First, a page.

July 23, 2012

There is a plethora of jazz festivals. Sacramento used to be the Holy Grail of jazz festivals – at least for traditional jazz musicians such as myself. However, that festival has changed and is no longer one of the premier traditional jazz festivals, in my humble opinion. However, Bay Area traditional jazz lovers do not have to mourn, as there is a wonderful jazz festival in the Bay Area – at the Cline Cellars Winery in Sonoma. The festival was begun almost twenty years ago by Fred Cline and Ken Keeler, who leads the Devil Mountain Jazz Band and has been going strong ever since. Unlike many festivals, it is solely a traditional jazz and ragtime festival – no zydeco, or other forms of music. Swing music is considered to be acceptable, however.

This year I had the honor of performing at the festival with the Fog City Stompers. I was substituting on tuba and it was a wonderful day. The weather was perfect and the lineup of bands was exemplary. In addition to Fog City, the festival featured Natural Gas, Devil Mountain, Golden Gate Rhythm Machine, Jambalaya Big Swing Band and the Royal Society Jazz Orchestra. In addition, there were some solo performers such as Marty Eggers, Virginia Tichenor, Ray Skjelbred, Frederick Hodges, Bob Hirsch and Tom Brier.

The festival is very well laid-out, with three separate venues – the Barrel Room, the Mission and the Great Lawn. Each venue is far enough from the others that there is virtually no overlap of sound and each venue is prepared with plenty of chairs, as well as a dance floor for those attendees who wish to kick up their heels. Food is available and there is plenty of space for children to run – it is a very family-friendly festival.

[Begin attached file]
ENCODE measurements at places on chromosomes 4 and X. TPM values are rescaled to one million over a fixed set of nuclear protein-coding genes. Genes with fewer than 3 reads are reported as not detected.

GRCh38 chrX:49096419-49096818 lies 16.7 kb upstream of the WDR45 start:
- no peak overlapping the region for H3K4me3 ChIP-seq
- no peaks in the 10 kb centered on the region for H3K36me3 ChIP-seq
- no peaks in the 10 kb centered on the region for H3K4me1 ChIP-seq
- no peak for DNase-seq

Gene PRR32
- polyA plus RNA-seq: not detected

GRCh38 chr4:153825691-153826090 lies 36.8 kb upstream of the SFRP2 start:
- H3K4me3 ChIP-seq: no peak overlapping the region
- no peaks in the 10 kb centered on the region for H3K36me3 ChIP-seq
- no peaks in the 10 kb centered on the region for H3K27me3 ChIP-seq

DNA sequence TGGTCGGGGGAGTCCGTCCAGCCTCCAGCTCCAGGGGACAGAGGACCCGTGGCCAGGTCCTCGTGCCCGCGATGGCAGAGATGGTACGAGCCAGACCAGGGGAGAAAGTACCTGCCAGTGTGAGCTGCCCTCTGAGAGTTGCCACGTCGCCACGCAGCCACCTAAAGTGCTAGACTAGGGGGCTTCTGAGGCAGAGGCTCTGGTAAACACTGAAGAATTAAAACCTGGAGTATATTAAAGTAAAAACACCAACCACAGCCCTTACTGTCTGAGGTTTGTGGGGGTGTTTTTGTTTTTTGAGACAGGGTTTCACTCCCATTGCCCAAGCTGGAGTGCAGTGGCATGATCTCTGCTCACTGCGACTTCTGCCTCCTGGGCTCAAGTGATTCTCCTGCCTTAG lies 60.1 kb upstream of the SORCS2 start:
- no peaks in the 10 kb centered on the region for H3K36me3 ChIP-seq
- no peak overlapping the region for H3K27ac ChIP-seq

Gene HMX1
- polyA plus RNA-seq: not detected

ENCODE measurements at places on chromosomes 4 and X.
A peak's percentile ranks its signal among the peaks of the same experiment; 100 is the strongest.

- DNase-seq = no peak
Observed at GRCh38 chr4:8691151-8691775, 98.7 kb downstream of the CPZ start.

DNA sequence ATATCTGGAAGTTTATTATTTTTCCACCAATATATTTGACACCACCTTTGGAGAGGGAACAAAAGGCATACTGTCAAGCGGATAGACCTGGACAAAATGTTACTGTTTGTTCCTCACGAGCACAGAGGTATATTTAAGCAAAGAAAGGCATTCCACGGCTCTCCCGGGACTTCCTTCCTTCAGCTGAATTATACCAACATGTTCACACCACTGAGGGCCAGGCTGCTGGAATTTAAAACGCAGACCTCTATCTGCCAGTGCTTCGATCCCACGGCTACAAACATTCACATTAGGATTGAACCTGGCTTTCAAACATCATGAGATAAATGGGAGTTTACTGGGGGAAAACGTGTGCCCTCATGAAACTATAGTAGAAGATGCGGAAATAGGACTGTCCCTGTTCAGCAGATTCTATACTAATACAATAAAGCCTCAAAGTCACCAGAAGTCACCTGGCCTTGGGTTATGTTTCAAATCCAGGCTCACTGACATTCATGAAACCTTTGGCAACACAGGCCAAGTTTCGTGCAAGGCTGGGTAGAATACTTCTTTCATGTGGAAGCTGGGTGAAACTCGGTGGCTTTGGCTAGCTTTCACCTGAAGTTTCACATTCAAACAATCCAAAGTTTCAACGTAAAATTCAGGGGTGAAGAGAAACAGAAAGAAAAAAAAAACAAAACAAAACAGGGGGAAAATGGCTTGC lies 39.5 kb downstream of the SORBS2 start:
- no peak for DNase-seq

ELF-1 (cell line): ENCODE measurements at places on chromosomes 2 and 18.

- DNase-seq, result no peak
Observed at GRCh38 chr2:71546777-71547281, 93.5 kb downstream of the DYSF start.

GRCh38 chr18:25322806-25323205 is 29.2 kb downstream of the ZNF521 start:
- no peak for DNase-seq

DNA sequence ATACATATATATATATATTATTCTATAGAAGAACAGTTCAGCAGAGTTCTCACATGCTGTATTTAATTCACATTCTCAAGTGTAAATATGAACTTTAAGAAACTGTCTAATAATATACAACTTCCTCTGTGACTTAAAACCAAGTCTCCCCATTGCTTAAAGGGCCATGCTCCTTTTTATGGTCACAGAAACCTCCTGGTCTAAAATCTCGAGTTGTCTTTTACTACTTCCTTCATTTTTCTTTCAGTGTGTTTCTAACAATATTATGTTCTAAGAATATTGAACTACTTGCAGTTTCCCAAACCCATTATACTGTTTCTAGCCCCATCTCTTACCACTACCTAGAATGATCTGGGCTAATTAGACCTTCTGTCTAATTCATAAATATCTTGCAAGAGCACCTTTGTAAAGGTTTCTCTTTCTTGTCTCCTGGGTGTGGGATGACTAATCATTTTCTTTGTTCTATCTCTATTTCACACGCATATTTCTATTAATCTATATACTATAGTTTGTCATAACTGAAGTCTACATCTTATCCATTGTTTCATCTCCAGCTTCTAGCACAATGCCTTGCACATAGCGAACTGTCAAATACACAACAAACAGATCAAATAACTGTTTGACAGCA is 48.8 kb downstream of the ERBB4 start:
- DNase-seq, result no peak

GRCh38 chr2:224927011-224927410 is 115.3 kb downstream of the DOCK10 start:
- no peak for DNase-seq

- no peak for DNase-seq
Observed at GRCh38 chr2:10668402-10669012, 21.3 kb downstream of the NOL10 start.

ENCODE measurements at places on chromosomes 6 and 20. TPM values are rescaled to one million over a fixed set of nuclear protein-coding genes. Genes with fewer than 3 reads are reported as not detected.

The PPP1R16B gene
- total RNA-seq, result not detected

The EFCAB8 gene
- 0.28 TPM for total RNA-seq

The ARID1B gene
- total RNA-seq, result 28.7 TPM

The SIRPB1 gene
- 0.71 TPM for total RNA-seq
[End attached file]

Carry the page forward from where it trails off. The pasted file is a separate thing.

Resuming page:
Fog City began the day in the Barrel Room. This is the most dangerous room for a band as the accoustics take some getting used to. This is also where the bands are recorded, so it is incumbent on the musicians to ensure that they are in tune and well-balanced. We were the first group and so we had a little bit of trial and error to reach our preferred balance, but the set went well and the audience seemed appreciative. We then moved on to the Mission. This is the smallest venue and the furthest from the main buildings. Here we followed the Natural Gas Jazz Band. Fog City plays a lot of the original Bix Beiderbecke arrangements, and we did a Bix-only set here – every tune was an original Bix arrangement. This was probably our best set – we really were in a groove. Our final set was on the Great Lawn and we cut loose a little bit, to the audience’s pleasure.

Once our sets were done, we stayed to listen to some of the other groups, being fortunate enough to catch Ken Brock’s Jambalaya Big Band in the Barrel Room. They are a really fun group and they really had the dancers going. Wonderful music. The Fog City trombonist Jeff Walton was playing with Jambalaya and he did a wonderful job.

The sun was slipping slowly over the horizon as we finally left Cline. A wonderful day and I cannot recommend the festival highly enough. If you love traditional jazz played by fine musicians in a lovely venue, don’t miss the Cline Cellars Wine & Jazz Festival! And we’ll hope to see you in 2013.